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News / Toolbox

Technique decodes gene sequence and activity in single cells

by  /  27 May 2015

A new method simultaneously reveals a single cell’s DNA sequence and which of its genes are turned on. The technique, described 27 April in Nature Methods, may help researchers create a more accurate and detailed picture of how mutations in autism candidates perturb cell function1.

Researchers typically pool cells before sequencing their DNA. They can also sequence messenger RNA (mRNA) — the molecular middleman between a gene and a protein — from these cell batches. The mRNA reveals which genes are expressed in the cells. But sequencing cells in groups obscures possible differences in DNA sequence and gene expression among cells.

In the past several years, researchers have increasingly used single-cell sequencing to separately study how DNA’s and RNA’s chemical letters vary from cell to cell. A new procedure, called genome and transcriptome sequencing (G&T-seq), goes one step further. It allows researchers to retrieve both DNA and mRNA from the same cell and sequence them in parallel. In this way, researchers can directly connect a cell’s DNA sequence to its gene activity.

To accomplish this feat, researchers combined and adapted several existing methods. To separate mRNA from DNA, they took advantage of unique sequences at the ends of mRNA molecules, called poly-A tails. Using magnetic beads adorned with sequences complementary to these tails, they fished the mRNA out of a solution containing a single cell, leaving the DNA behind. G&T-seq is designed so very little of the cells’ scant genetic material is lost.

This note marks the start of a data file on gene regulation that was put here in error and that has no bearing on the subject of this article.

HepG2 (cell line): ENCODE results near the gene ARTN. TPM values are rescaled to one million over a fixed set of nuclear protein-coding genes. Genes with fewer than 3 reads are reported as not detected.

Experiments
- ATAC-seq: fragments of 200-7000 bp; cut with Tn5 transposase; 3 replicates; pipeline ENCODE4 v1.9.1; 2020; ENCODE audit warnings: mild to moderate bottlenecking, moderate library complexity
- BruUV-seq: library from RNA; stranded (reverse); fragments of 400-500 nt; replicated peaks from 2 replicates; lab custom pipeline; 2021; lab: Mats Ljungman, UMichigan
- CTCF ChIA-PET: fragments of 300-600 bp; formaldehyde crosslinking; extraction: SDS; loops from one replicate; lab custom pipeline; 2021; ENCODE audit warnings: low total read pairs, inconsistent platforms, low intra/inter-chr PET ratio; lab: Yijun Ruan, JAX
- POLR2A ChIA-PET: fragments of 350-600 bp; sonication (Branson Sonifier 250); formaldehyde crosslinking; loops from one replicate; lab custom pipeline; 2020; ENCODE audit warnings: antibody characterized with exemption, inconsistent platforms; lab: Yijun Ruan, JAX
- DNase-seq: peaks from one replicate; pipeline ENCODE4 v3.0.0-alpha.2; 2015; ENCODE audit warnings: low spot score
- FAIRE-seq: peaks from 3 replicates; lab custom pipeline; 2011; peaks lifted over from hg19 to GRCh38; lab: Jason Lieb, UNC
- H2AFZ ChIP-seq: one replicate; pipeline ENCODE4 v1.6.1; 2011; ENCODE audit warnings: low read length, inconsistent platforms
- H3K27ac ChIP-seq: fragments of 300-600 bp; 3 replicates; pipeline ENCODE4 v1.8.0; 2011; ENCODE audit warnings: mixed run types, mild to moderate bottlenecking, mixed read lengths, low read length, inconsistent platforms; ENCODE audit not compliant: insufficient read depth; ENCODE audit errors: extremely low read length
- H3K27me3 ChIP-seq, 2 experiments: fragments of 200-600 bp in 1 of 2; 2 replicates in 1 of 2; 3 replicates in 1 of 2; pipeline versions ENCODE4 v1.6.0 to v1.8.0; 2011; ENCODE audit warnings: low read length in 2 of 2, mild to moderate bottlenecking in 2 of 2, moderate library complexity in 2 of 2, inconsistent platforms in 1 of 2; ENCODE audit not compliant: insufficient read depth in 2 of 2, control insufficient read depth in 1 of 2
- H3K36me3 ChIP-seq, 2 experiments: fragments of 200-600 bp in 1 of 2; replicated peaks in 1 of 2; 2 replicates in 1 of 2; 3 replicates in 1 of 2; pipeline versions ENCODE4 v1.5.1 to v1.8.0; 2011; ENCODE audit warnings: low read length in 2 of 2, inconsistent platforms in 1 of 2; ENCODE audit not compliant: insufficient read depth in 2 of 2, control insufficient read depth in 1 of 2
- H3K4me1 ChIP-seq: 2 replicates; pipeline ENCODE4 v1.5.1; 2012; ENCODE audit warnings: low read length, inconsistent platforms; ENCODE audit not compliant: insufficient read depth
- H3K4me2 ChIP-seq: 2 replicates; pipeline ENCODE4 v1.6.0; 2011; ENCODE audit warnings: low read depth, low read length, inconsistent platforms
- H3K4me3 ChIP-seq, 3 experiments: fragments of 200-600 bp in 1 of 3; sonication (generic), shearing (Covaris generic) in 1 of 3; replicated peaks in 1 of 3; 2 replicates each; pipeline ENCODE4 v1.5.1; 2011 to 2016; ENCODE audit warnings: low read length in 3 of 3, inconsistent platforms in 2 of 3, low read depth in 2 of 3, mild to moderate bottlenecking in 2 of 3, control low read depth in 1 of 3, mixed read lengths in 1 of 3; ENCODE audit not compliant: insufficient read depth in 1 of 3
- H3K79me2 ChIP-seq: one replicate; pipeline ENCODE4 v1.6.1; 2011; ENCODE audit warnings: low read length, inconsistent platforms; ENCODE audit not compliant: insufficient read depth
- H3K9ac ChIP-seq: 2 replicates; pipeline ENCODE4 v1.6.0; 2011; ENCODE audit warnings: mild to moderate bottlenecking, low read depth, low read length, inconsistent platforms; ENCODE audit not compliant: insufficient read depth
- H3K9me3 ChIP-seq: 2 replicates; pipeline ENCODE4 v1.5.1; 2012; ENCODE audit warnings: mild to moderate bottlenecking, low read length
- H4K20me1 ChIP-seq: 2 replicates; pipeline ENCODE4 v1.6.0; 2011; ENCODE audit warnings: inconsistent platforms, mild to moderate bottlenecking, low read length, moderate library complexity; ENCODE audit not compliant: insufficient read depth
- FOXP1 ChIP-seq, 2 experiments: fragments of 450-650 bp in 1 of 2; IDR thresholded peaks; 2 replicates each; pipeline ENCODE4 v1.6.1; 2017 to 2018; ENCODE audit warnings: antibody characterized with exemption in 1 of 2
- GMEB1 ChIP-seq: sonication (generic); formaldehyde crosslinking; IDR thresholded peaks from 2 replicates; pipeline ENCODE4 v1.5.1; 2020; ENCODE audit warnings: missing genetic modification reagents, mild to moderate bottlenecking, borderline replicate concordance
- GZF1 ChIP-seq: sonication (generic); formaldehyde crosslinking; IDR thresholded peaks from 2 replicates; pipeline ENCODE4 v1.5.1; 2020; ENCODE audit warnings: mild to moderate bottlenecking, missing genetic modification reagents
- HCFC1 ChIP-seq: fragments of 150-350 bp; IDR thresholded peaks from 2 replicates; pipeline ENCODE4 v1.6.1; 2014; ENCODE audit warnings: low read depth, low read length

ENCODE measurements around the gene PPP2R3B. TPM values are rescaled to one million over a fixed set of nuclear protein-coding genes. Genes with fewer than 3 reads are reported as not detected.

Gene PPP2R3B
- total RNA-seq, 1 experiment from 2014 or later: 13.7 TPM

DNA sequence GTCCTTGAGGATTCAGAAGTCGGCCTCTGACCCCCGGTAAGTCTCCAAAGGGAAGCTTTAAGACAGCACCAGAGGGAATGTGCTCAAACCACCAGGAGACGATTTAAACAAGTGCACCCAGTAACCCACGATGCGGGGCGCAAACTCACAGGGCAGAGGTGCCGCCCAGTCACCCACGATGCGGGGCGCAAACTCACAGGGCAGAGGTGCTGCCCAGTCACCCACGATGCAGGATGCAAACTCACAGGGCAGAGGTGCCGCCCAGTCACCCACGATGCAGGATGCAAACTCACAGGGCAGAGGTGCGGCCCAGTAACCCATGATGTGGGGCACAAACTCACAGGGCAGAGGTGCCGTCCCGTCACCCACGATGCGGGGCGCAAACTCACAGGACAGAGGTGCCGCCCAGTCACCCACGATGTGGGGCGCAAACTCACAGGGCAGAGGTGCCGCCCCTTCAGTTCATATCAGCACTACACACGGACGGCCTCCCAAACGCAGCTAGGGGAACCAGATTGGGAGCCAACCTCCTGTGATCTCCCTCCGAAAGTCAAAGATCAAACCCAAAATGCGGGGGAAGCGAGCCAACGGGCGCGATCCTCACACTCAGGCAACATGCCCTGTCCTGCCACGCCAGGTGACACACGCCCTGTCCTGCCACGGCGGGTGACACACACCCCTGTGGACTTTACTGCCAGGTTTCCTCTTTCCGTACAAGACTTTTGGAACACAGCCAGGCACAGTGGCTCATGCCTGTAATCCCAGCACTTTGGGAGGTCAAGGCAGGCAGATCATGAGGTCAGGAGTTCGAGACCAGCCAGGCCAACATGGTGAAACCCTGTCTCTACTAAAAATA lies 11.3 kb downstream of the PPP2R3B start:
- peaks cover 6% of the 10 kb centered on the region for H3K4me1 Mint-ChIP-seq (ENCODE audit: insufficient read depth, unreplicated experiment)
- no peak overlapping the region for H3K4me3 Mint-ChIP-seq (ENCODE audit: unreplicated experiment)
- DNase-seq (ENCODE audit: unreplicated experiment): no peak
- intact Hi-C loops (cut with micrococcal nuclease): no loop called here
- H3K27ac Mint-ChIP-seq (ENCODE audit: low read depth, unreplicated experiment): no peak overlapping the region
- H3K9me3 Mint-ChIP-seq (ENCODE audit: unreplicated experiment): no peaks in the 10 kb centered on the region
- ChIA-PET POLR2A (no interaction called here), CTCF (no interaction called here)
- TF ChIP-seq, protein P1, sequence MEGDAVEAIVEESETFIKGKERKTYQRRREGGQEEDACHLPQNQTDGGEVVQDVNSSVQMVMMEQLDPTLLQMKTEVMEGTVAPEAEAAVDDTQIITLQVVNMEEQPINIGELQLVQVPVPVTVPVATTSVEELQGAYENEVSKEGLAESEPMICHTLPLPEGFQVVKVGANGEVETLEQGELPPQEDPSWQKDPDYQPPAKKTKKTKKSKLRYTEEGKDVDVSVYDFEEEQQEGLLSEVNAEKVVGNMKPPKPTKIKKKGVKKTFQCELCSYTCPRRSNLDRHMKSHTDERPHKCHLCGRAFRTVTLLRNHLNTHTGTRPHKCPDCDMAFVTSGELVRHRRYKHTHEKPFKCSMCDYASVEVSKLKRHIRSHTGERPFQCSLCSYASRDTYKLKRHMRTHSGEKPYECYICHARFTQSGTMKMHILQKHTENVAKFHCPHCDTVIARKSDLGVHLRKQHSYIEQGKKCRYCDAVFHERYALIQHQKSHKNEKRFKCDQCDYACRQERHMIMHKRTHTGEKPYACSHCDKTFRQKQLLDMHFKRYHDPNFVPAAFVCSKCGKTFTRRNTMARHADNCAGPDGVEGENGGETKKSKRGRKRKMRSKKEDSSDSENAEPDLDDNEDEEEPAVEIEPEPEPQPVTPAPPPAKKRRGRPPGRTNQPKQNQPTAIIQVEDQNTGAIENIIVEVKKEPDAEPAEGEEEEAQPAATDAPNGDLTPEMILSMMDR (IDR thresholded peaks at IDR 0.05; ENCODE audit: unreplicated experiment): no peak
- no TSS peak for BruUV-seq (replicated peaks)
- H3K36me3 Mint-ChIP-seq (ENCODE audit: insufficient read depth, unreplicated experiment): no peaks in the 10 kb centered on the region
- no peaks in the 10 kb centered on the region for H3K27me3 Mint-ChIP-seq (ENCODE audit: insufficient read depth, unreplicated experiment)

The researchers then altered a technique called Smart-seq2 for amplifying RNA so that it works efficiently on mRNA isolated using the magnetic beads. For the remaining steps, amplifying DNA and sequencing DNA and RNA, scientists can choose from among existing methods.

The team tested G&T-seq in mouse embryos treated with a chemical that causes some cells to have too many chromosomes and others to have too few. As expected, cells with extra chromosomes produce more mRNA from genes that reside on those chromosomes, and cells missing chromosomes show diminished expression.

In another experiment, neurons grown from the stem cells of people with Down syndrome show changes in gene expression consistent with having an extra copy of chromosome 21.

The cell-specific data emerging from this new method is likely to open a new window into how cells control gene expression, the researchers say. This information may help researchers understand how cells differentiate during normal development and how this process may go awry in disorders such as autism.

References:

1. Macaulay I.C. et al. Nat. Methods Epub ahead of print(2015) PubMed


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